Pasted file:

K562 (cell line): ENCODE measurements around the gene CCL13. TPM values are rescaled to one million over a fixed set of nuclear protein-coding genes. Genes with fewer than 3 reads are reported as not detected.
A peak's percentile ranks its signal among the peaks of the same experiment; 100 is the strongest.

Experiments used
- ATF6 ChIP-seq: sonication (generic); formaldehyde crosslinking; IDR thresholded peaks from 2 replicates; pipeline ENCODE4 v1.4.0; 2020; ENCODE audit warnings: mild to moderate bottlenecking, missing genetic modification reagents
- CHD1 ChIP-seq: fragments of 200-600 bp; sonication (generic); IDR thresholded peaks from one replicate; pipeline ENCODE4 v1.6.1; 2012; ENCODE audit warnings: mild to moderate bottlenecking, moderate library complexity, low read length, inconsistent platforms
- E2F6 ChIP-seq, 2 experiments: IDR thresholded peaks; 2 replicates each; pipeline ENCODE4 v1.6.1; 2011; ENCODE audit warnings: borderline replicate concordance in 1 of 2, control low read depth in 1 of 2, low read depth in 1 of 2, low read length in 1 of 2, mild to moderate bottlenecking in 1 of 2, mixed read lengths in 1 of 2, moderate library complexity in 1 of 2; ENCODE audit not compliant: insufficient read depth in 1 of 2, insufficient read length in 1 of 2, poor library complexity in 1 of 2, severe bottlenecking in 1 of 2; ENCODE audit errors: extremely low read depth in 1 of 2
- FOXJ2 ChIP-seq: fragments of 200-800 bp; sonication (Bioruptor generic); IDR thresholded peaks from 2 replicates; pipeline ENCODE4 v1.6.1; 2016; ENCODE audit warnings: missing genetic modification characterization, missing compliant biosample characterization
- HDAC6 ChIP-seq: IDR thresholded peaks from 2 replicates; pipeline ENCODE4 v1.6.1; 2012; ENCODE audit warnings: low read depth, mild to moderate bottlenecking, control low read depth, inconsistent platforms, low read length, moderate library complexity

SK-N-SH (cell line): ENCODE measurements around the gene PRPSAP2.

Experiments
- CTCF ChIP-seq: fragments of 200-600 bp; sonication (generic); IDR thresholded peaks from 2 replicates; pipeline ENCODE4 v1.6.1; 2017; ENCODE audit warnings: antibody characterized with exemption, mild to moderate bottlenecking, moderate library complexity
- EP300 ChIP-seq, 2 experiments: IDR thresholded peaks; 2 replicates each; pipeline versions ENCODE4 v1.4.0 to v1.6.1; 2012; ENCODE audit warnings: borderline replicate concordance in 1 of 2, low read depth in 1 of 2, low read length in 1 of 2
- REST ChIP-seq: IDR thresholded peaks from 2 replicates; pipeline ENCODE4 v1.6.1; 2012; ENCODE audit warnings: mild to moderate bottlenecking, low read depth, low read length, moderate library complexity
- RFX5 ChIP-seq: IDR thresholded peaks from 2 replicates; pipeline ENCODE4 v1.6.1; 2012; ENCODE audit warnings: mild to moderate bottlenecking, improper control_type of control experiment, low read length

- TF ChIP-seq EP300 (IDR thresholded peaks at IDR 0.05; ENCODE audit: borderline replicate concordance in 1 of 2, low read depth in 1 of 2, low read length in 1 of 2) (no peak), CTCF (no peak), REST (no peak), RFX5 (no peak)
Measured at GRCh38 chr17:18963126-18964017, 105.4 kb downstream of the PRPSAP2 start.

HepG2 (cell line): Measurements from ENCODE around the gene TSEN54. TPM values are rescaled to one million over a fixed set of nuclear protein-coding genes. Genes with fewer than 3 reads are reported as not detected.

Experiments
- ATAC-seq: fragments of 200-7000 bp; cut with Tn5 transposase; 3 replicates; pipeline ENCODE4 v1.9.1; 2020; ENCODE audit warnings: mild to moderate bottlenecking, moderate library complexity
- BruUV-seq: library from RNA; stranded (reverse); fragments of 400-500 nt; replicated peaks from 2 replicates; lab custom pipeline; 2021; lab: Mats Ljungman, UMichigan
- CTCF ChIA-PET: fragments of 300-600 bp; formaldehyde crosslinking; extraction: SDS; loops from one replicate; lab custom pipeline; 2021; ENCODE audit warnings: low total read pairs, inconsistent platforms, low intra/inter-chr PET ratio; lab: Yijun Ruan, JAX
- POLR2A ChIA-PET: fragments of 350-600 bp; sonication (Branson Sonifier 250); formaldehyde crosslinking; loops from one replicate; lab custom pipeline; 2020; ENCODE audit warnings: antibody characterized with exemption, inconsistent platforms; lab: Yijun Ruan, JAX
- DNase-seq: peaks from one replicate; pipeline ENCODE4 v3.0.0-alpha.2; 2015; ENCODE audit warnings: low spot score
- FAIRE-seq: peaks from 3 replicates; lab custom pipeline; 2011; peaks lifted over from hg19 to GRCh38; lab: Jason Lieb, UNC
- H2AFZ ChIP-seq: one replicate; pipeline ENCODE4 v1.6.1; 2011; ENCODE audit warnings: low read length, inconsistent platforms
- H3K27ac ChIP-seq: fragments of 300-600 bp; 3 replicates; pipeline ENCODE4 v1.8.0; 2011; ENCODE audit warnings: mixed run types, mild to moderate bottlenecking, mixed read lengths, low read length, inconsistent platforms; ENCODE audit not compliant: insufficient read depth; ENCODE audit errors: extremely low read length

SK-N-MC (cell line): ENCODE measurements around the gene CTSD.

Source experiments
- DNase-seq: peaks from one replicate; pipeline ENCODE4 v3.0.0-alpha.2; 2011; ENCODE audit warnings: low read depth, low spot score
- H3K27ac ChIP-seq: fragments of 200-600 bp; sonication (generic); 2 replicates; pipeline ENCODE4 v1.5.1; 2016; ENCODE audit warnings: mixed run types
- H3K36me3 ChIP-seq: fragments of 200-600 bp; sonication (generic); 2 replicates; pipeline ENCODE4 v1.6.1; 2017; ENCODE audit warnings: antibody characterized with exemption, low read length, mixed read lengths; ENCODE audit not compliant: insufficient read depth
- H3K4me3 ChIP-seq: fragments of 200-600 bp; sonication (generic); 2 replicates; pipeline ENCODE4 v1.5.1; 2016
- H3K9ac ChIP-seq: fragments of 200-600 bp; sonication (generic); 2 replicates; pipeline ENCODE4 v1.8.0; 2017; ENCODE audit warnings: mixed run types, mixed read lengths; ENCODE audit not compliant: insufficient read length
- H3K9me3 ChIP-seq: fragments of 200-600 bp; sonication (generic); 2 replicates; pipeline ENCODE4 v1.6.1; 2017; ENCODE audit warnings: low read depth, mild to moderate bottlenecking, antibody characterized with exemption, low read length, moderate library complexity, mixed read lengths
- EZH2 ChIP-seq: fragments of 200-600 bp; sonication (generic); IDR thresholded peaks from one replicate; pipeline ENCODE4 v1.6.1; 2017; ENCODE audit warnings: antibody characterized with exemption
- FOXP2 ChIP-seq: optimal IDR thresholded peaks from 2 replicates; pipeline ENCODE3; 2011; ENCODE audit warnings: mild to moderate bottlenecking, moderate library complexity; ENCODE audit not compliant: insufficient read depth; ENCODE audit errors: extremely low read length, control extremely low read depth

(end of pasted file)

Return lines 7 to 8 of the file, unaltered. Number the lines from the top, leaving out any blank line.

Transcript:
- FOXJ2 ChIP-seq: fragments of 200-800 bp; sonication (Bioruptor generic); IDR thresholded peaks from 2 replicates; pipeline ENCODE4 v1.6.1; 2016; ENCODE audit warnings: missing genetic modification characterization, missing compliant biosample characterization
- HDAC6 ChIP-seq: IDR thresholded peaks from 2 replicates; pipeline ENCODE4 v1.6.1; 2012; ENCODE audit warnings: low read depth, mild to moderate bottlenecking, control low read depth, inconsistent platforms, low read length, moderate library complexity